I was reading some old posts on the Studebaker Drivers Club forum for research purposes the other day when I came upon one thread where a gentleman referred to "the Car Lust weblog...where they think a Plymouth Sapporo is a classic". I get the feeling he didn't mean that as a compliment.
I also don't think he realized just how correct he was.
By Car Lust's (admittedly warped) standards, the Plymouth Sapporo is a classic. We at Car Lust appreciate--nay, celebrate!--cars that may have been a bit behind the curve, outside the mainstream, or otherwise below average in popularity or performance even in their heyday--including more than a few Studebakers. It should therefore come as no surprise that we would have warm, fuzzy feelings toward a half-forgotten Chrysler captive import from the Malaise Era.
A subcompact by North American standards, the Galant Lambda was of conventional front engine-rear drive layout, riding on a 99-inch wheelbase. The car had an unusual feature in that the suspension varied with the trim level: the back end was a live axle on coil springs in the base model, but the upscale "GSR" came with a fully independent rear suspension. A variety of four-cylinder gasoline and diesel engines were available, ranging from 1.6 to 2.6L displacement; the transmission was either a Gertrag 5-speed manual or a 3-speed autobox.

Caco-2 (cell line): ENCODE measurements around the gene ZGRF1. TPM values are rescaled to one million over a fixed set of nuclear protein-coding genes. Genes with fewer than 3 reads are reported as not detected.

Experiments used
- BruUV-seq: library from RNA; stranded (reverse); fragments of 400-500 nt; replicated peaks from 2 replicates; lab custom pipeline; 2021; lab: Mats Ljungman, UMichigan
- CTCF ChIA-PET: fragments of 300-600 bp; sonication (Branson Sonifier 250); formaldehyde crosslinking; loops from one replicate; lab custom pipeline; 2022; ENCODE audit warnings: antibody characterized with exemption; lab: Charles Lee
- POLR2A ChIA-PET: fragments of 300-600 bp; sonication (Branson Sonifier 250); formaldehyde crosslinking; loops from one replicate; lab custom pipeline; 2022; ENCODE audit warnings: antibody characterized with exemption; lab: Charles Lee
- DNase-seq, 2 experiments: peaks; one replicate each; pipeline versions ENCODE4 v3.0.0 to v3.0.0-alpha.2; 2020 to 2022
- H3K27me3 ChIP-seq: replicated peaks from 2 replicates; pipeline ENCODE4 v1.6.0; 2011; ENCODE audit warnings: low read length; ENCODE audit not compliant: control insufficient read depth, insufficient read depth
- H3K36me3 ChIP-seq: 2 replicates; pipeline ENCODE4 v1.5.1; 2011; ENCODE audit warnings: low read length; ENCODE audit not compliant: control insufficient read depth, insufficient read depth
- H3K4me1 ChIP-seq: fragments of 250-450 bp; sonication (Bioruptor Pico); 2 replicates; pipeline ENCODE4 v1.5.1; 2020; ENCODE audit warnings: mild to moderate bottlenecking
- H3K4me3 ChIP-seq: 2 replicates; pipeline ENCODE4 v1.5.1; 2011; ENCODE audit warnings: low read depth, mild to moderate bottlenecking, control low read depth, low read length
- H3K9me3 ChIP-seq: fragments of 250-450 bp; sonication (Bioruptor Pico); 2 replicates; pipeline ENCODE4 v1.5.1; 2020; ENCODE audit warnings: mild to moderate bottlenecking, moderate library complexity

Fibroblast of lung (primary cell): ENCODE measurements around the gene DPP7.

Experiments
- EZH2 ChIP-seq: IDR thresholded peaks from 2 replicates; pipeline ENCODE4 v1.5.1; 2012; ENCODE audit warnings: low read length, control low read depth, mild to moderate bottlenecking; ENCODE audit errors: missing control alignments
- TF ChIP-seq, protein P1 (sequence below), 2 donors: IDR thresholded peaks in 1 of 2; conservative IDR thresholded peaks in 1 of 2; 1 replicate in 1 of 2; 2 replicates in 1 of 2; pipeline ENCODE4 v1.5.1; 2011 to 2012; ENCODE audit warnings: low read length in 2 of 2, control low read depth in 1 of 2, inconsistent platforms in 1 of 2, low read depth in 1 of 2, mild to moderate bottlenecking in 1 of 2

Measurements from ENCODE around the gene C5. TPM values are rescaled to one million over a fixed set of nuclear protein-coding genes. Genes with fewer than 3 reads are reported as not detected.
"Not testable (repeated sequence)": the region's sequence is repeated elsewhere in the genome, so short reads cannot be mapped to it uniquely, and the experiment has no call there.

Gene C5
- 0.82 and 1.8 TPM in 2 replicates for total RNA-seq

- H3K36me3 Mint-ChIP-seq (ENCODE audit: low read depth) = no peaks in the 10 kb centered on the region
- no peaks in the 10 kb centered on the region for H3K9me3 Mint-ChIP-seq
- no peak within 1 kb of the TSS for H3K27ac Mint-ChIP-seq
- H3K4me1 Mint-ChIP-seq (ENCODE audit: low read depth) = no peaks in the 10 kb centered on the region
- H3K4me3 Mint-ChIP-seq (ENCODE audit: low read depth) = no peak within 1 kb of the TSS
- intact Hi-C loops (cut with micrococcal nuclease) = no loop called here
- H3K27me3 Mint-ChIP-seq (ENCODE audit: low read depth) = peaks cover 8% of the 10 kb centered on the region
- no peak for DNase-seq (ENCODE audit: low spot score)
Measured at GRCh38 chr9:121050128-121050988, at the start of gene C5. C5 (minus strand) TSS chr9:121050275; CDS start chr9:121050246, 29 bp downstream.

The Galant Lambda wasn't designed by Georgetto Giugiaro, but it was very much in the Giugiaro idiom: clean, simple, straightforward, and well-proportioned, with sharp lines and restrained ornamentation. The beveled nose and sharply slanted C-pillar gave it a sporty feel, and the driving dynamics lived up to the promises the styling made. It was no sports car, but it was a decent sports coupe, especially with one of the bigger engines. Nevertheless, it was marketed as a personal luxury car with upscale trim and a full compliment of power accessories and clever gadgets--including an overhead console with a digital clock and map lights.
The version that came across the Pacific for the 1978 model year was, more or less, the upscale Galant Lambda GSR with a live axle rear end. Chrysler decided that the Dodge iteration would be the "performance" version, and the Plymouth the softer "luxury" model. The distinction was entirely superficial: beneath the sheetmetal, the Dodge and Plymouth were mechanically identical, and there was no difference in interior appointments or available options.
The Dodge was turned into a "performance" car by giving it the "Challenger" name badge (last used on the 1970-74 pony car), a split grille, alloy wheels, a flashy two-tone paint scheme with an accent stripe, and a set of louvers partially covering the rear quarter window.
To instill "luxury" in the Plymouth and distinguish it from the Dodge, Chrysler gave it a more muted selection of colors, a brushed metal targa bar with small "opera lights," and a vinyl roof so understated that you'd hardly know it was there. The final touch was the "elegant" yet casual font used on the name badge--it practically screams "1970s" in a voice as loud as a lime green leisure suit.